IgG Antibody to M. Tuberculosis, TB-IgG ELISA Kit (DEIA083)

Regulatory status: For research use only, not for use in diagnostic procedures.

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serum, plasma
Species Reactivity
Intended Use
This kit is anenzyme-linked immunosorbent assay for qualitative detection of IgG antibodies to Mycobacterium tuberculosis in human serum or plasma. It is intended for diagnosing and monitoring of patients related to infection by M. tuberculosis and other Mycobacteria.
Contents of Kit
1. Microplate
2. Negative Control
3. Positive Control
4. HRP-Conjugate Antigen
5. Specimen Diluent
6. TMB Solution A
7. TMB Solution B
8. TMB Stop Solution
9. Wash Buffer (20X)
Store the kit reagents at 2-8°C. For more detailed information, please download the following document on our website.


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Ertapenem and Faropenem againstMycobacterium tuberculosis: in vitro testing and comparison by macro and microdilution


Authors: Gonzalo, Ximena; Satta, Giovanni; Ortiz Canseco, Julio; McHugh, Timothy D.; Drobniewski, Francis

Background Interest in carbapenems has been rising in the last few years due to the emergence of drug resistant tuberculosis. Ertapenem (ETP), given once a day parenteral, and faropenem (FAR), oral, have a better administration profile than meropenem (MEM), imipenem (IPM) and doripenem (DOR). The addition of amoxicillin-clavulanate (AMC) inhibits the hydrolysis by the carbapenemase present inMycobacterium tuberculosis(MTB). The aim of this study was to determine the in vitro activity of ETP and FAR against susceptible and resistant clinical MTB strains by two widely use methodologies, the BACTEC960 MGIT and microdilution. Results 19 clinical isolates with different susceptibility profiles and H37Rv were included. Minimal inhibitory concentration (MIC) testing was performed using two methods of different concentrations of ETP and FAR with and without AMC. MIC50 was 2 and 8 for FAR with and without AMC by both methods. MIC90 was > 16 and > 8 by microdilution and MGIT respectively and did not change after AMC addition. 18/20 samples were resistant to the highest concentration of ETP, with and without AMC. Half of the samples had some susceptibility to FAR; addition of AMC further reduced the MIC level in seven isolates. 10/20 isolates showed susceptibility to FAR and the addition of AMC further reduced the MIC in 7 isolates. However, most of the MICs were near the limit of effectiveness (8 mu g/mL). Resistance to FAR was associated with resistance to MEM (p = 0.04) but not to resistance profiles of other drugs, including M/XDR status. Conclusions The lack of ETP activity may be associated with its degradation, independent of carbapenemase, during incubation. No susceptibility pattern to traditional drugs can predict susceptibility to FAR and susceptibility testing is not routinely available. PK/PD studies are needed as reaching the concentrations tested in these experiments may be challenging. This work highlighted some of the limitations of carbapenem use. More evidence is needed to clarify their true impact in TB treatment and outcome, considering the financial burden, complications and microbiota changes associated with their use.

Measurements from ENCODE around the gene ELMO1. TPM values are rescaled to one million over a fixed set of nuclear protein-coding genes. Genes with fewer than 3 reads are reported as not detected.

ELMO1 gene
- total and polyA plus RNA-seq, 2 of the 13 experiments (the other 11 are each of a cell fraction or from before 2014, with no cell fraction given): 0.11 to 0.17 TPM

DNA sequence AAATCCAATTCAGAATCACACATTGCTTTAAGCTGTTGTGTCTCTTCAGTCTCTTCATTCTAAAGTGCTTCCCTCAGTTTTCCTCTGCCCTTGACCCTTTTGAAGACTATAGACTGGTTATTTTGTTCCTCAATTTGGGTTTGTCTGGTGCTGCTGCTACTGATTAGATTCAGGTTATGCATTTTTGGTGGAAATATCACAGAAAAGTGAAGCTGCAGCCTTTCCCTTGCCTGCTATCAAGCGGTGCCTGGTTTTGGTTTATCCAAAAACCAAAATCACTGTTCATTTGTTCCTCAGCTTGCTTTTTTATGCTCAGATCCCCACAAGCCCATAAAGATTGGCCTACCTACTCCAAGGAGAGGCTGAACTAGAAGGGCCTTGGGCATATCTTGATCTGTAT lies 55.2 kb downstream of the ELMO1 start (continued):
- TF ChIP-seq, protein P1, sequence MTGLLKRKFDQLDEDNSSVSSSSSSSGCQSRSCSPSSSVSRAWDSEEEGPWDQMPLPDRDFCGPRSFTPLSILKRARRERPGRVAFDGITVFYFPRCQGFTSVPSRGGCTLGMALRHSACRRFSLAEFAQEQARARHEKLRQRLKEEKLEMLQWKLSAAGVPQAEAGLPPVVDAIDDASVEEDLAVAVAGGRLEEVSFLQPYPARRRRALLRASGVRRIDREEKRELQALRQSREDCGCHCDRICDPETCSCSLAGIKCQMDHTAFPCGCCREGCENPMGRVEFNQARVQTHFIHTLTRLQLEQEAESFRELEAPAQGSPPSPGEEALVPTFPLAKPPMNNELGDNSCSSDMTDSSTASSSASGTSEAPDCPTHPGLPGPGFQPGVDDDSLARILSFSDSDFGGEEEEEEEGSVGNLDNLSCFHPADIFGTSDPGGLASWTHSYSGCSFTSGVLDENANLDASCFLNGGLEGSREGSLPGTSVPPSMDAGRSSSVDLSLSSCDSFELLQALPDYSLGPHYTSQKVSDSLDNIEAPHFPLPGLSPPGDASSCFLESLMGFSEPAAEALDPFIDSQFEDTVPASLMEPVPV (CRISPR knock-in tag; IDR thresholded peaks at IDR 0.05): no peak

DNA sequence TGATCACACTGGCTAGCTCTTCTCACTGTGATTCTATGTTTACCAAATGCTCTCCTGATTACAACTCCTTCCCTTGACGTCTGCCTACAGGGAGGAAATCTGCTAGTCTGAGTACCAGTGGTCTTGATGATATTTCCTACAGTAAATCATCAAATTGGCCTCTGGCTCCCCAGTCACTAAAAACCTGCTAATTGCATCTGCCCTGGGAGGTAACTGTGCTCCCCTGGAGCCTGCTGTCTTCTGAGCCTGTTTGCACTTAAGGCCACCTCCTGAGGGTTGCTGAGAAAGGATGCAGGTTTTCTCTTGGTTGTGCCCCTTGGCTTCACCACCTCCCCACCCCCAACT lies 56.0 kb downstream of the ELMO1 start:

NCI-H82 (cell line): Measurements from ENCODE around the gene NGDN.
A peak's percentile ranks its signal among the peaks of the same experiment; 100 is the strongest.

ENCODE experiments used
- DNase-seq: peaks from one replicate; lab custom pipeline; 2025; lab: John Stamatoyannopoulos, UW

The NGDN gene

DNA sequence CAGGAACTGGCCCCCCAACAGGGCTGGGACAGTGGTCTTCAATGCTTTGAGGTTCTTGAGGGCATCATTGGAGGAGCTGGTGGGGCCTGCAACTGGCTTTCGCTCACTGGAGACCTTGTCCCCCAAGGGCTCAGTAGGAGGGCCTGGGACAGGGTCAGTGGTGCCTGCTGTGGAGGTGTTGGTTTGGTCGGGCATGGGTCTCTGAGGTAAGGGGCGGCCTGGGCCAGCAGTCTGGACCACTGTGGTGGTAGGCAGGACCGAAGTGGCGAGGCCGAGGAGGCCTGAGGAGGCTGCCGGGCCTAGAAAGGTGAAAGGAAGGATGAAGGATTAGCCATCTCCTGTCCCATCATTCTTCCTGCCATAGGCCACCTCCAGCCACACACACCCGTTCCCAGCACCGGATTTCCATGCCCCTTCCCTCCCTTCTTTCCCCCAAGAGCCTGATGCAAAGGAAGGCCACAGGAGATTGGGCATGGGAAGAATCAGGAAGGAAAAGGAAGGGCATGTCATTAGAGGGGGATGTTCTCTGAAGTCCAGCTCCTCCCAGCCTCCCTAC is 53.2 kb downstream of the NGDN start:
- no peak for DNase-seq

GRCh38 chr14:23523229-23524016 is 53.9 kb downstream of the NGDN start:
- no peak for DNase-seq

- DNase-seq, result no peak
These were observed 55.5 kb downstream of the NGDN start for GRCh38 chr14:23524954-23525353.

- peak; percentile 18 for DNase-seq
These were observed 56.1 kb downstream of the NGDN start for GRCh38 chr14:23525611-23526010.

Thioridazine Is an Efflux Pump Inhibitor in Mycobacterium avium Complex but of Limited Clinical Relevance


Authors: Ruth, Mike Marvin; Pennings, Lian J.; Koeken, Valerie A. C. M.; Schildkraut, Jodie A.; Hashemi, Aria; Wertheim, Heiman F. L.; Hoefsloot, Wouter; van Ingen, Jakko

Treatment of Mycobacterium avium complex pulmonary disease (MAC-PD) is challenging partly due to high efflux pump expression. Thioridazine might block these efflux pumps. We explore the efficacy of thioridazine against M. avium isolates using MICs, time-kill combination assays, ex vivo macrophage infection as- says, and efflux assays. Thioridazine is bactericidal against M. avium , inhibits intracellular growth at 2X MIC, and blocks ethidium bromide efflux. However, its toxicity and low plasma concentrations make it unlikely to add efficacy to MAC-PD therapy.

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